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Blood, Sweat, and Cocoa: How We Test Washing Machines

To test how well a washing machine cleans, we start with stains


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You've probably never had blood, sweat, cocoa, wine, and motor oil on your clothes at the same time—unless you happened to be present at the 1988 Nakatomi Christmas party. However, it's certainly not unreasonable to expect five of the toughest and most persistent stains to occasionally show up in your hamper. After all, we do encounter stains like these all the time. Since each of these substances represents a different genre of stain, we use fabric strips with each stain to evaluate washer performance.

The standardized stain strips used in washing machine testing. Left to right: clean cotton, sebum, carbon/motor oil, cocoa, red wine, and blood. Top: pre-wash, bottom: post-wash.

In its arsenal, a washer has three stain-fighting tactics: chemical (detergent), mechanical (agitation), and thermal (hot water) action. In order to defeat all five stains, washers must excel at all possible combinations of these three cleaning tactics, because each stain is so different. With the naked eye, it's not easy to see exactly how they're different, but if you take a closer look, each stain presents its own clear set of challenges.


These little oxygen carriers will permanently stain clothes if treated incorrectly.

Our red blood cells owe their color to the protein hemoglobin, which does all the heavy lifting when it comes to supplying your body with oxygen. But while we owe our continued existence on this protein, this nested structure is the source of some of the worst stains.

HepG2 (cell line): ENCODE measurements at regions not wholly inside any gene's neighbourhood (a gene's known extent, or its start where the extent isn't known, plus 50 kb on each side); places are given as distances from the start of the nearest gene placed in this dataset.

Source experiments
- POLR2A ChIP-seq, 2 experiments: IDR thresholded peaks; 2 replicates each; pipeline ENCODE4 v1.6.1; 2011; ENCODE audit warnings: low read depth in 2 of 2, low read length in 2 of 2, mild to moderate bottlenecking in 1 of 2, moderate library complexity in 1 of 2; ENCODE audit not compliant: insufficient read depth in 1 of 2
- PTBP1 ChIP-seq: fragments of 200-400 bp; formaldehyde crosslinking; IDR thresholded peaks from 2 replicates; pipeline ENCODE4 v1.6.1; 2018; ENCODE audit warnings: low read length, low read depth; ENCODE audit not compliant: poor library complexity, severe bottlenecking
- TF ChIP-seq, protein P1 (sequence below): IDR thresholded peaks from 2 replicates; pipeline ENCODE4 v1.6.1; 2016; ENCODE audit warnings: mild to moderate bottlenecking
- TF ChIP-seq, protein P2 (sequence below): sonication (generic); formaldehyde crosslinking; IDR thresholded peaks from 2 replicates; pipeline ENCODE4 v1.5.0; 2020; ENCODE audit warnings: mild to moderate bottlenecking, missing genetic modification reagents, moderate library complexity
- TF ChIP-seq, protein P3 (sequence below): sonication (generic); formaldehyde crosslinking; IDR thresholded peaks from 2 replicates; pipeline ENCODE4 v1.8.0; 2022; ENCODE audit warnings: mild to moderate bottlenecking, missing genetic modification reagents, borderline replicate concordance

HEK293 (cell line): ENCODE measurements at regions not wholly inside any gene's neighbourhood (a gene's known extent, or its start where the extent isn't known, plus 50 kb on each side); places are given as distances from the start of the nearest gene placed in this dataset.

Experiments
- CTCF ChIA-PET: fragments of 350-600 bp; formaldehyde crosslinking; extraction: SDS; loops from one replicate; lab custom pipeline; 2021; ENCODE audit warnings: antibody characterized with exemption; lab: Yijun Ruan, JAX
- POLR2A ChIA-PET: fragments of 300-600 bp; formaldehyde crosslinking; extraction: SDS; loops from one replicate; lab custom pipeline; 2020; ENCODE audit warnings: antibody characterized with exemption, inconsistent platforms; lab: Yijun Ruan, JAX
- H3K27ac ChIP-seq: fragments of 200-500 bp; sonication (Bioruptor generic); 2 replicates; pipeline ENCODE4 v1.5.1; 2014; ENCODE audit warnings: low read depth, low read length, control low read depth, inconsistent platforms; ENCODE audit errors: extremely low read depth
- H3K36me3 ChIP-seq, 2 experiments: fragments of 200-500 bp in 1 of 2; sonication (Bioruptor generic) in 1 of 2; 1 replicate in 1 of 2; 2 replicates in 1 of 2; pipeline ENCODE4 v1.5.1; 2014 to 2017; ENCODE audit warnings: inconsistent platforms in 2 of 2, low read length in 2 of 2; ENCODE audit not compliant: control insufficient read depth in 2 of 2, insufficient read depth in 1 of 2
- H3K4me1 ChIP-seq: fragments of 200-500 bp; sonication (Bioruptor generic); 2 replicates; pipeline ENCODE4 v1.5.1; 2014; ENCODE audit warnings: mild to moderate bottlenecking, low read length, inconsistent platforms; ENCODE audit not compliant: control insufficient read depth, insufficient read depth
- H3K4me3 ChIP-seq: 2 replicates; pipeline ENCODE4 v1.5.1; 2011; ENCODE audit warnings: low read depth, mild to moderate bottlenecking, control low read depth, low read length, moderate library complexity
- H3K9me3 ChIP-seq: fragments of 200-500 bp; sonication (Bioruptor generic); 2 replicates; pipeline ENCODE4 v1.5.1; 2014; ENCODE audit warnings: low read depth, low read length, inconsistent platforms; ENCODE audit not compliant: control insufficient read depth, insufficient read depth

As far as stains go, hemoglobin is actually quite soluble in water, so it's relatively easy to remove. But if the water is too hot, the protein undergoes a destructive process called de-naturation. Once denatured, the physical characteristics of the hemoglobin are altered to the point that it becomes very difficult to dissolve in water, soap, or anything really. So if hemoglobin denatures while soaked into your shirt, it’s pretty much game over.

The best strategy for removing bloodstains is using soap to burst, or lyse, the red blood cells and cold water to remove the released hemoglobin protein without denaturing it. In washing machine testing, the bloodstains serve to test the washing machine’s ability to maximize protein-lifting action. If a washer does well with blood, you should expect this to translate to all protein based stains, such as grass (chlorophyll) and tomato sauce (lycopene) problem situations.


Ring around the collar? Blame it on sebum, a lard-like secretion that coats your ski and stains your shirts.

While pit stains and visible lower back sweatiness are only temporary sources of self-consciousness, sebum—the oily, waxy substance excreted along with sweat—is quite a bit more permanent. Every skin pore secretes sebum, which forms those yellow stains that plague lightly colored clothing.

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While odorless by itself, the breakdown products formed during the digestion of sebum by naturally occurring skin bacteria possess a distinctive and unpleasant odor. Propionic acid, the main breakdown product, smells very similar to vinegar, so it’s responsible for that sour smell that permeates most densely packed spaces, such as most public transport and concert venues.

Since it's both unsightly and smelly, the fact that it's also tricky to get out of clothing makes it one of the more annoying bodily excretions. Primarily composed of oils and wax, sebum needs a strong surfactant dissolved in water to break up the particles. Therefore detergents coupled with a lot of elbow grease (creating more sebum?) is the best strategy to take care of this sort of stain. Any washing machine that excels at mechanical action, when combined with detergent and some hot water, should make short work of the sebum stain.


Hot cocoa is delicious, but dried cocoa is a stubborn stain.